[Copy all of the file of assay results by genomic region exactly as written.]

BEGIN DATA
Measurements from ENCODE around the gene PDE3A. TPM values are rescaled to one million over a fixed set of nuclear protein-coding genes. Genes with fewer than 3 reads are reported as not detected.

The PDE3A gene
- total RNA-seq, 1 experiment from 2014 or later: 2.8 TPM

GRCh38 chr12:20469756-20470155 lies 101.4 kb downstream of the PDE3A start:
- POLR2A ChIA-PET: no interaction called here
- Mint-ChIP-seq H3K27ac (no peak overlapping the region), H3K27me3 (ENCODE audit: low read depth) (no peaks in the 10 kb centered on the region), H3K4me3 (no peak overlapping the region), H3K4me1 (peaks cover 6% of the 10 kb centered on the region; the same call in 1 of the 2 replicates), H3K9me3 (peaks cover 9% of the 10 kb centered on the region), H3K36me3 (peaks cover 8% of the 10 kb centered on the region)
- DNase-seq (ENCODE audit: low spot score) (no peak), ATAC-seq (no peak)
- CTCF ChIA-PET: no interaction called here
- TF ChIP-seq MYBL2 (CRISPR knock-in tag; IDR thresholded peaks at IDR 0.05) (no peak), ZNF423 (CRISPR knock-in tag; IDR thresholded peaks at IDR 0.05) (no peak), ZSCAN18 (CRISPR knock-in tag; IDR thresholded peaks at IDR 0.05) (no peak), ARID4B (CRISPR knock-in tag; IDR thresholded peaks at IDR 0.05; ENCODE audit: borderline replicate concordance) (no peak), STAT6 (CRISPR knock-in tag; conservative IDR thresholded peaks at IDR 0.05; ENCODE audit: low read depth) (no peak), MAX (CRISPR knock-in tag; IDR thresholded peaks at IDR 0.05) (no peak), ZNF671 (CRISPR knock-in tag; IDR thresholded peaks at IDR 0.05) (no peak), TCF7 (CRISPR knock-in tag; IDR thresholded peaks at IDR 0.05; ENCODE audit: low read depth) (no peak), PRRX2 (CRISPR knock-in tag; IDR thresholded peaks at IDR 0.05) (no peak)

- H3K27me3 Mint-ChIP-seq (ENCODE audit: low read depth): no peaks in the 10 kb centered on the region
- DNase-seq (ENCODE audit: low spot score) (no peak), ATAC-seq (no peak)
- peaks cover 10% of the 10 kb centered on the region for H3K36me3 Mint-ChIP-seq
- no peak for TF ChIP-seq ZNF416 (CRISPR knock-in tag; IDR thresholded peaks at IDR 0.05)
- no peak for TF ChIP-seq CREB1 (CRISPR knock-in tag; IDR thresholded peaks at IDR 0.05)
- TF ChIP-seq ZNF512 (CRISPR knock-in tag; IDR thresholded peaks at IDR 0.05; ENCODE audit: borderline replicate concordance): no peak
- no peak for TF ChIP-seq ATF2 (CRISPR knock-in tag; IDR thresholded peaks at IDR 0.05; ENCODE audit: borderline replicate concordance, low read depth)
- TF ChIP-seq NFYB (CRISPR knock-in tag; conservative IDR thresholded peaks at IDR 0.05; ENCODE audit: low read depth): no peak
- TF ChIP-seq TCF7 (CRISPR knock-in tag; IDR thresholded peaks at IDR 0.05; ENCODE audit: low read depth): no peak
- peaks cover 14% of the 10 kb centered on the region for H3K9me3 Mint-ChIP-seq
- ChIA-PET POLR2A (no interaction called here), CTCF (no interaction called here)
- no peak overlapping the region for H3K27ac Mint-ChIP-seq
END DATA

Measurements from ENCODE around the gene PDE3A. TPM values are rescaled to one million over a fixed set of nuclear protein-coding genes. Genes with fewer than 3 reads are reported as not detected.

The PDE3A gene
- total RNA-seq, 1 experiment from 2014 or later: 2.8 TPM

GRCh38 chr12:20469756-20470155 lies 101.4 kb downstream of the PDE3A start:
- POLR2A ChIA-PET: no interaction called here
- Mint-ChIP-seq H3K27ac (no peak overlapping the region), H3K27me3 (ENCODE audit: low read depth) (no peaks in the 10 kb centered on the region), H3K4me3 (no peak overlapping the region), H3K4me1 (peaks cover 6% of the 10 kb centered on the region; the same call in 1 of the 2 replicates), H3K9me3 (peaks cover 9% of the 10 kb centered on the region), H3K36me3 (peaks cover 8% of the 10 kb centered on the region)
- DNase-seq (ENCODE audit: low spot score) (no peak), ATAC-seq (no peak)
- CTCF ChIA-PET: no interaction called here
- TF ChIP-seq MYBL2 (CRISPR knock-in tag; IDR thresholded peaks at IDR 0.05) (no peak), ZNF423 (CRISPR knock-in tag; IDR thresholded peaks at IDR 0.05) (no peak), ZSCAN18 (CRISPR knock-in tag; IDR thresholded peaks at IDR 0.05) (no peak), ARID4B (CRISPR knock-in tag; IDR thresholded peaks at IDR 0.05; ENCODE audit: borderline replicate concordance) (no peak), STAT6 (CRISPR knock-in tag; conservative IDR thresholded peaks at IDR 0.05; ENCODE audit: low read depth) (no peak), MAX (CRISPR knock-in tag; IDR thresholded peaks at IDR 0.05) (no peak), ZNF671 (CRISPR knock-in tag; IDR thresholded peaks at IDR 0.05) (no peak), TCF7 (CRISPR knock-in tag; IDR thresholded peaks at IDR 0.05; ENCODE audit: low read depth) (no peak), PRRX2 (CRISPR knock-in tag; IDR thresholded peaks at IDR 0.05) (no peak)

- H3K27me3 Mint-ChIP-seq (ENCODE audit: low read depth): no peaks in the 10 kb centered on the region
- DNase-seq (ENCODE audit: low spot score) (no peak), ATAC-seq (no peak)
- peaks cover 10% of the 10 kb centered on the region for H3K36me3 Mint-ChIP-seq
- no peak for TF ChIP-seq ZNF416 (CRISPR knock-in tag; IDR thresholded peaks at IDR 0.05)
- no peak for TF ChIP-seq CREB1 (CRISPR knock-in tag; IDR thresholded peaks at IDR 0.05)
- TF ChIP-seq ZNF512 (CRISPR knock-in tag; IDR thresholded peaks at IDR 0.05; ENCODE audit: borderline replicate concordance): no peak
- no peak for TF ChIP-seq ATF2 (CRISPR knock-in tag; IDR thresholded peaks at IDR 0.05; ENCODE audit: borderline replicate concordance, low read depth)
- TF ChIP-seq NFYB (CRISPR knock-in tag; conservative IDR thresholded peaks at IDR 0.05; ENCODE audit: low read depth): no peak
- TF ChIP-seq TCF7 (CRISPR knock-in tag; IDR thresholded peaks at IDR 0.05; ENCODE audit: low read depth): no peak
- peaks cover 14% of the 10 kb centered on the region for H3K9me3 Mint-ChIP-seq
- ChIA-PET POLR2A (no interaction called here), CTCF (no interaction called here)
- no peak overlapping the region for H3K27ac Mint-ChIP-seq